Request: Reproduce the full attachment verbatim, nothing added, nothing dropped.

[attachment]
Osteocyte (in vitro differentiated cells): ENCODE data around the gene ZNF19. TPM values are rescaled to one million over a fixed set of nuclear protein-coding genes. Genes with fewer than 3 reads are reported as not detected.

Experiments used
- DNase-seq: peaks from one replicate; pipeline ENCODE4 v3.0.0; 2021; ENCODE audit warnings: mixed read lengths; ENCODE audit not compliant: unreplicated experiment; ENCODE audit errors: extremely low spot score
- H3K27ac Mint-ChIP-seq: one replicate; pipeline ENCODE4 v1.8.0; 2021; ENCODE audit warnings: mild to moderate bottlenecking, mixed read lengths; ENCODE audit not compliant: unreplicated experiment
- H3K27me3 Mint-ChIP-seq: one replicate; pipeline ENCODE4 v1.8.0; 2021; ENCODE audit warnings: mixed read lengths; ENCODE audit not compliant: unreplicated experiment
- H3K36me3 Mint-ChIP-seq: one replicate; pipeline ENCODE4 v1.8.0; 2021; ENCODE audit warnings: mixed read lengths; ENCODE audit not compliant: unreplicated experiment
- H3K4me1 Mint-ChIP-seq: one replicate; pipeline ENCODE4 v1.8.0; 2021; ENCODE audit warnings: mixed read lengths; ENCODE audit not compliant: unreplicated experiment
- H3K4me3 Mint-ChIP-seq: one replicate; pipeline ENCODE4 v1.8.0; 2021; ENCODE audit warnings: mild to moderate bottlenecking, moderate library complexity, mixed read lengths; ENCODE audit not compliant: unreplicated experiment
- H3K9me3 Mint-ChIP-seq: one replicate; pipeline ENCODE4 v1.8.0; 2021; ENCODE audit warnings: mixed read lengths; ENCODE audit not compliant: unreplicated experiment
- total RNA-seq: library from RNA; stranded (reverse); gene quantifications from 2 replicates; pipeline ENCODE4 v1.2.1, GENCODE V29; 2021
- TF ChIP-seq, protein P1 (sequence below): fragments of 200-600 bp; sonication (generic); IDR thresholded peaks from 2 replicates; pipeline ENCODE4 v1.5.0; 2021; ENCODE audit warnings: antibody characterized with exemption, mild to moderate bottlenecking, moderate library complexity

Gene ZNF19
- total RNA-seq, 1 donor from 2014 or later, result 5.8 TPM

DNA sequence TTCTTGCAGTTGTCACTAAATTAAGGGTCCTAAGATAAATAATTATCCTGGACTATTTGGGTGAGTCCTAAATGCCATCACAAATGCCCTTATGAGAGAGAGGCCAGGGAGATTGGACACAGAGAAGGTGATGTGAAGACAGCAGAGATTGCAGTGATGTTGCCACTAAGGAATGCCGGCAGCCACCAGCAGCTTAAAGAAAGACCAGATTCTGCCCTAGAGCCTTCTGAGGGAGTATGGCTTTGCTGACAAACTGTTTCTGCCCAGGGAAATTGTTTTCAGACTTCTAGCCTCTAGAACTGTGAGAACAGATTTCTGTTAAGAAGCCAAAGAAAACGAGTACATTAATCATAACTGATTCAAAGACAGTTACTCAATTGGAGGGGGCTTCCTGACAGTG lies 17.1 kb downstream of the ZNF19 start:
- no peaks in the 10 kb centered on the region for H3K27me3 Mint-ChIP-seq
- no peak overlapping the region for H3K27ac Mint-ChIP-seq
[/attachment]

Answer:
Osteocyte (in vitro differentiated cells): ENCODE data around the gene ZNF19. TPM values are rescaled to one million over a fixed set of nuclear protein-coding genes. Genes with fewer than 3 reads are reported as not detected.

Experiments used
- DNase-seq: peaks from one replicate; pipeline ENCODE4 v3.0.0; 2021; ENCODE audit warnings: mixed read lengths; ENCODE audit not compliant: unreplicated experiment; ENCODE audit errors: extremely low spot score
- H3K27ac Mint-ChIP-seq: one replicate; pipeline ENCODE4 v1.8.0; 2021; ENCODE audit warnings: mild to moderate bottlenecking, mixed read lengths; ENCODE audit not compliant: unreplicated experiment
- H3K27me3 Mint-ChIP-seq: one replicate; pipeline ENCODE4 v1.8.0; 2021; ENCODE audit warnings: mixed read lengths; ENCODE audit not compliant: unreplicated experiment
- H3K36me3 Mint-ChIP-seq: one replicate; pipeline ENCODE4 v1.8.0; 2021; ENCODE audit warnings: mixed read lengths; ENCODE audit not compliant: unreplicated experiment
- H3K4me1 Mint-ChIP-seq: one replicate; pipeline ENCODE4 v1.8.0; 2021; ENCODE audit warnings: mixed read lengths; ENCODE audit not compliant: unreplicated experiment
- H3K4me3 Mint-ChIP-seq: one replicate; pipeline ENCODE4 v1.8.0; 2021; ENCODE audit warnings: mild to moderate bottlenecking, moderate library complexity, mixed read lengths; ENCODE audit not compliant: unreplicated experiment
- H3K9me3 Mint-ChIP-seq: one replicate; pipeline ENCODE4 v1.8.0; 2021; ENCODE audit warnings: mixed read lengths; ENCODE audit not compliant: unreplicated experiment
- total RNA-seq: library from RNA; stranded (reverse); gene quantifications from 2 replicates; pipeline ENCODE4 v1.2.1, GENCODE V29; 2021
- TF ChIP-seq, protein P1 (sequence below): fragments of 200-600 bp; sonication (generic); IDR thresholded peaks from 2 replicates; pipeline ENCODE4 v1.5.0; 2021; ENCODE audit warnings: antibody characterized with exemption, mild to moderate bottlenecking, moderate library complexity

Gene ZNF19
- total RNA-seq, 1 donor from 2014 or later, result 5.8 TPM

DNA sequence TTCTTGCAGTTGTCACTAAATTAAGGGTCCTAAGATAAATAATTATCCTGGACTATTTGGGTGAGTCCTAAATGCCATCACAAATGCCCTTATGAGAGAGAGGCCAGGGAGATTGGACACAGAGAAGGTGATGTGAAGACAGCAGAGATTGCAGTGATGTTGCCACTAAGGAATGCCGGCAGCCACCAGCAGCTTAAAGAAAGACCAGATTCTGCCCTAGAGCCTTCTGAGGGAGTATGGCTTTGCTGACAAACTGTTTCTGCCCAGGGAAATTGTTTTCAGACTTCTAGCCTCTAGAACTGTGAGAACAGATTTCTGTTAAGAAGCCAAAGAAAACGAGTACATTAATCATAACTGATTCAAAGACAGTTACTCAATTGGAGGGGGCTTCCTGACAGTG lies 17.1 kb downstream of the ZNF19 start:
- no peaks in the 10 kb centered on the region for H3K27me3 Mint-ChIP-seq
- no peak overlapping the region for H3K27ac Mint-ChIP-seq